|Type of paper:||Research paper|
|Categories:||Poem Literature Islam|
Amiri Baraka, born as LeRoi Jones, was a reknowned writer of poems and fiction. His work revolved around black writing and culture, black liberation as well as white racism. Baraka's writing can be divided into two phases; the Beat phase and the Islamic phase. The Beat phase is the period before Baraka converted to Islam, while the Islamic phase is the period after his conversion. During the Beat phase, Baraka worked closely with a group of other poets which had come to be known as the Beat generation. The group had a common interest in changing consciousness and defying conventional writing. The use of meter, rhyme, and rhythm in Amiri's poetry was rare during the Beat phase but this changed during the Islamic phase. The change could only mean that Islam affected the poetic style of Amiri Baraka. The analysis will focus on the difference in Amiri's writing in line with meter, rhyme, and rhythm between these two phases.
The Beat Phase
Meter, rhyme, and rhythm are some of the styles used in the writing of poems to give them some poetic sound and balance (Obermeier and Christian, 2013, p. 10). As mentioned above, the Beat phase contained an insignificant use of these three poetic styles for Amiri. According to F.C Stamps, Amiri was of the opinion that a poet should allow a poem to take any form regardless of formal traditions of rhymes and rhythm. Amiri argued that the poems he writes emanate from the rhythm in his heart, and the words in his mind that wanted to be written. A good example of a poem that lacks in the styles mentioned above is "A Toast" which was written in the mid-60s. The poem is one long paragraph of eleven lines. The lack of these styles affects the balance of the poem since it becomes difficult for the reader to flow with the poem and have the poetic experience created by the inclusion of these styles.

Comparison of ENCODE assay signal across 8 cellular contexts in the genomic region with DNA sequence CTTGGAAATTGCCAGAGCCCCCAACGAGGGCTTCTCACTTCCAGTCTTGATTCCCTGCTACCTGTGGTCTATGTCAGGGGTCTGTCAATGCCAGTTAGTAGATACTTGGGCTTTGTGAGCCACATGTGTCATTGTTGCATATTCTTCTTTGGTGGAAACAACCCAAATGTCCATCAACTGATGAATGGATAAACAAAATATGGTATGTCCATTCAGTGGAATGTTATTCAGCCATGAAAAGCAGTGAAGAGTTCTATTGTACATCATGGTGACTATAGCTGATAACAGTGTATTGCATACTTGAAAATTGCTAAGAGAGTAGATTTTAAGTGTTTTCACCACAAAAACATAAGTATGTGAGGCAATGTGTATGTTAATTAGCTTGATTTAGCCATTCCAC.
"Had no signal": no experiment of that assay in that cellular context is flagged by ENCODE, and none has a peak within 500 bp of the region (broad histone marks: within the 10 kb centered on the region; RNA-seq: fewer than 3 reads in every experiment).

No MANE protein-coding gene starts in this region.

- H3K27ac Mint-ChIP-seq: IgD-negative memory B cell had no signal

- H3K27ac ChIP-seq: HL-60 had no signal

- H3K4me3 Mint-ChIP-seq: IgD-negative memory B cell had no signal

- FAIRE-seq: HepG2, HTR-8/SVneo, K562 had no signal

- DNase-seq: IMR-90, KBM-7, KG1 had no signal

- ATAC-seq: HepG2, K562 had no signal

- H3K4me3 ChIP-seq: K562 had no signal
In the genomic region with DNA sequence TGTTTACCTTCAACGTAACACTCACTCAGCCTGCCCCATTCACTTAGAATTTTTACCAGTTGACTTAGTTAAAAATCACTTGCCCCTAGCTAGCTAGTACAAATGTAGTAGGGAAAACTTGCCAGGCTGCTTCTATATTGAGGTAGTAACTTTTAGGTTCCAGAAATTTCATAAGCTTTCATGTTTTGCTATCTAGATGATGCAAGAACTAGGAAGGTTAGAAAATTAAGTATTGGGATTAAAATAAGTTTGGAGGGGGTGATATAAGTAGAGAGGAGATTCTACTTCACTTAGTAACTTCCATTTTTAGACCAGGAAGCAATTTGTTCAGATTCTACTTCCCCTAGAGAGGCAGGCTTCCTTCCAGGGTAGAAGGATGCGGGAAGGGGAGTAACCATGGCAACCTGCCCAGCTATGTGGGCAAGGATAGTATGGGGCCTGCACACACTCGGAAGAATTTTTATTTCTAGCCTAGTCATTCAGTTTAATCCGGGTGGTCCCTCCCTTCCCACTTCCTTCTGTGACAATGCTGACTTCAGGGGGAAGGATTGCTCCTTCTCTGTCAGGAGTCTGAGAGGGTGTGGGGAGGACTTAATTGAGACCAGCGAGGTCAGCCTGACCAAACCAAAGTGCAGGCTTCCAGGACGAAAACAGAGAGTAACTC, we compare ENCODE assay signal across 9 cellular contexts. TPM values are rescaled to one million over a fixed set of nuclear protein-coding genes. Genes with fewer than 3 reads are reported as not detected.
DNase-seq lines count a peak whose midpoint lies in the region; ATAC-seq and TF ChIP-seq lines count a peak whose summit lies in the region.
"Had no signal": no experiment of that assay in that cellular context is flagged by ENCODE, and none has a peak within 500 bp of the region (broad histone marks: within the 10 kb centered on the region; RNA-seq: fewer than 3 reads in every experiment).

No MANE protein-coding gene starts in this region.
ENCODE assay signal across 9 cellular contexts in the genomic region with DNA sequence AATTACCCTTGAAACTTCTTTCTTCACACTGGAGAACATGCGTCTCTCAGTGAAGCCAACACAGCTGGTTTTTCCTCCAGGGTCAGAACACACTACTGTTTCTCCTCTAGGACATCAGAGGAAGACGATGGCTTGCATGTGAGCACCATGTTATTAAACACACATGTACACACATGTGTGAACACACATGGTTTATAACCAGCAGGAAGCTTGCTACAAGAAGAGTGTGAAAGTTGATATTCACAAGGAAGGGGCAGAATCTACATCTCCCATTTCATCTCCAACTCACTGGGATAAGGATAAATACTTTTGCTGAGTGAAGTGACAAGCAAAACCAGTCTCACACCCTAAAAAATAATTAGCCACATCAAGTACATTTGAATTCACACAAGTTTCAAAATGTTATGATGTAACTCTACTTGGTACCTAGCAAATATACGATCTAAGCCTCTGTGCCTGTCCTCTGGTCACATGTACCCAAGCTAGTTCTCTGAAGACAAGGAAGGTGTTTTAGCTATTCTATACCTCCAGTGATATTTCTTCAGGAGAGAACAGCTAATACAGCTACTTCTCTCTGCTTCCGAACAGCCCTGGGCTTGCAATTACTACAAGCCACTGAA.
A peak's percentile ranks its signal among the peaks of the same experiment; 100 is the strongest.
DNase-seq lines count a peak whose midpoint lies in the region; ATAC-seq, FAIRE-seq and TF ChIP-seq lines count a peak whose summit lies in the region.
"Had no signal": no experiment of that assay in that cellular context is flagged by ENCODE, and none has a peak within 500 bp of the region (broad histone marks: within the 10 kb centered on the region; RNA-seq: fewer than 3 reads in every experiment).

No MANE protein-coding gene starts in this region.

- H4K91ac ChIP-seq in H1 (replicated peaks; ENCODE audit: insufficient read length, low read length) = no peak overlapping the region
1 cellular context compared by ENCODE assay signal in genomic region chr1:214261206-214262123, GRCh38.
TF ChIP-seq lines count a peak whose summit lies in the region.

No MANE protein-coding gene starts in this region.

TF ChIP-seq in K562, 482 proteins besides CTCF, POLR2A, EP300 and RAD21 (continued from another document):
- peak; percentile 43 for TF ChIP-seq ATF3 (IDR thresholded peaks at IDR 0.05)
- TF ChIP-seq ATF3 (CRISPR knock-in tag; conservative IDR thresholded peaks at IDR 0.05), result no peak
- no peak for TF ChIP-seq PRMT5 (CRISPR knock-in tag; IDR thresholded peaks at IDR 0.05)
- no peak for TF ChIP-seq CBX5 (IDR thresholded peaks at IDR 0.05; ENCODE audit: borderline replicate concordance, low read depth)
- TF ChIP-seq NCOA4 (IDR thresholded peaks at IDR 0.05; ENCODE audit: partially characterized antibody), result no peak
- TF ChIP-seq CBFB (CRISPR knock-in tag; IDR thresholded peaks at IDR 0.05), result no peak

Another ideal illustration is in a poem titled, "A Poem for Willie Best." The poem is a very long one but hardly has the use of meters, rhyme, or rhythm. Although the poem has instances where these styles are applied, their application is minute considering the length of the poem. The only style that has been used out of the three mentioned is the rhythm in a few instances. One of these instances is in the first stanza, the first, second, and third line. The poet says, "1. The face sings, alone 2. At the top 3. Of the body. All...
Meter is also used on some occasions such as in stanza one line sixteen where the poet writes; alive, and huddled in a door, which falls under the iambic meter. Rhyme is hardly used in Amiri's work, and when used, it is to a small extent.
The Islamic Phase
Amiri Baraka converted to Islam in the year 1968. The conversion brought several significant changes into his life, with no exception to his writing style in poems. From a writing style that defied the use of meter rhyme and rhythm, Amiri's poems in this phase incorporated the use of the mentioned styles to a significant degree. For instance, the poem "Incident" of 1969 shows some use of meters as one of the writing styles used. An example is the use of iambic meter used in the second stanza. Iambic meter usually has unaccented first syllable and accented second syllable. The second line of the second stanza in Incident; "after the fall, the speeding bullet, tore his face" is a good illustration of iambic meter. The first syllable, "after the fall" is unaccented while the second syllable, "the speeding bullet" is accented on the word speeding.